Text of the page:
The Russian market has few prominent players. Those include Tinkoff, a commercial bank whose capitalization amounts to $17.4 bln. Initially, Tinkoff Credit Systems was launched with funding that came entirely from its founder Oleg Tinkov — unlike Western and American financial companies, which took off due to external capital. The project began attracting investors only after it became successful.
Russian corporation Yandex is also planning to develop the fintech sector in Russia. The company has acquired Akropol Bank and will make efforts to introduce its own financial technologies. This all is a testimony to the steady development of fintech in the country. Yet, it should be noted that Europe and the United States have small startups that serve as the basis to offer innovative solutions, while the situation is different in Russia. The development of the country’s fintech market is taking place based on operating major banks, which focus extensively on the progress of digitalization within the system.
Investment robo-advisors: A soaring trend in Russia
Due to advancing financial technologies, businesspeople are spared from having to build investment portfolios on their own: the task can be handled by robo-advisors, special digital platforms that automatically create a stock portfolio and provide portfolio management with no human supervision.
Robo-advisor made its first appearance the United States in 2008. Since then, the US has remained leader in the use of these platforms. In 2017, an automated advisor to the private company The Vanguard Group managed assets of $47 bln. Such financial programs are also utilized in Germany, Austria and other European countries.
In Russia, automated advisors emerged only in 2016. Today, the service for automated management of investment portfolios is available at VTB Bank, Tinkoff Bank, Citibank and other brokers. Sberbank is planning to write its own algorithms for robo-advisors. A typical robo-advisor operates in a simple way: it gathers information from a client through an online survey and then uses the data to offer investment strategies, such as blue-chip stocks in case a client seeks to avoid any risks, or a balanced portfolio of stocks and bonds.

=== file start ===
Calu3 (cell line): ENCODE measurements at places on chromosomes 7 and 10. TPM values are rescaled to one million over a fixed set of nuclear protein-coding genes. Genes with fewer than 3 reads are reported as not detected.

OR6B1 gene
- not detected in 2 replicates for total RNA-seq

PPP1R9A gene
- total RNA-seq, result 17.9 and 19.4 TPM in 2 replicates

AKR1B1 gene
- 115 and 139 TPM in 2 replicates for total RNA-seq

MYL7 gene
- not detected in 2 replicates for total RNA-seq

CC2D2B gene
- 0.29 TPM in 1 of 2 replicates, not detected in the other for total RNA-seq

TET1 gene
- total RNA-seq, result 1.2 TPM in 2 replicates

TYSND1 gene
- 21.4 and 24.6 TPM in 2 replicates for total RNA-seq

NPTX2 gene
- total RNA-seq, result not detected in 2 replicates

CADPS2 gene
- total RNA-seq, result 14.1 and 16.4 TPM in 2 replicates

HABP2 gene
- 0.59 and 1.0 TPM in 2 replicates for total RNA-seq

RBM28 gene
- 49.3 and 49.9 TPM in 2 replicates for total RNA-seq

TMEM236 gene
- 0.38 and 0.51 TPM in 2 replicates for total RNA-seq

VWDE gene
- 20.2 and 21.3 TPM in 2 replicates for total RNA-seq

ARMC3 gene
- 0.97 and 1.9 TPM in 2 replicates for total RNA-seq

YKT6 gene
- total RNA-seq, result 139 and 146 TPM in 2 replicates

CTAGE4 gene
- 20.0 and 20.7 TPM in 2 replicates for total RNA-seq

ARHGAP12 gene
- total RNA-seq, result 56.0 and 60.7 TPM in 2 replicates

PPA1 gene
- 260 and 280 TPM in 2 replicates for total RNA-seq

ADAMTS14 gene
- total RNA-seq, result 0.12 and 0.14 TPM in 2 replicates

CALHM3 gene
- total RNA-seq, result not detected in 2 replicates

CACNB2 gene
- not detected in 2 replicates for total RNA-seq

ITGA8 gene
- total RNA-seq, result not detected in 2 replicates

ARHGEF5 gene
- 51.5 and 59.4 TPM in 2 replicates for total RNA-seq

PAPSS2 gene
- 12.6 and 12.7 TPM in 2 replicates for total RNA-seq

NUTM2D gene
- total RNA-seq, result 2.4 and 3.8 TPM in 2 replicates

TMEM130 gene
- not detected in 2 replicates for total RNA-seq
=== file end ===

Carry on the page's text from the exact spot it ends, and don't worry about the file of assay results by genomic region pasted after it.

However, the sector is progressing rather slowly in Russia due to a limited choice of robo-advisors, the main reason being a complicated process of obtaining accreditation of financial advisors, who cannot advise clients on investment issues without a required permission. This hinders fintech progress in developing specialized robots.
What awaits fintech in the near future
In 2022, Russian lawmakers will begin working on the legislation to implement the digital ruble, with 12 major banks to be involved in the initiative, which will allow for transactions at unified rates, fast access to e-wallets, and the use of smart contracts.
The changes will take place not solely in Russia. The European Central Bank has launched an investigation phase of a digital euro project, while the US is planning to introduce a currency for electronic use, although slightly lagging behind other countries in the development stages.
Another trend is fintech marketplaces. The initiative was launched in 2017 by the Bank of Russia, with opportunities for full implementation of the Marketplace Project emerging in 2020. The platform offers financial products from different companies available to users 24/7. Similar projects are available in other countries as well, such as California’s Prosper Marketplace, one of the oldest marketplaces that has been operating since 2005.
Despite fintech sectors in Russia, Europe and the United States developing under different models, there are many similar trends. In today’s era of global digitalization, countries need to constantly make efforts to keep financial technologies at a similar level as this is exactly what affects opportunities for future e-commerce with the use of digital currencies, exchange of experience, and joint innovations in AI and robotization.
By Christina Firsova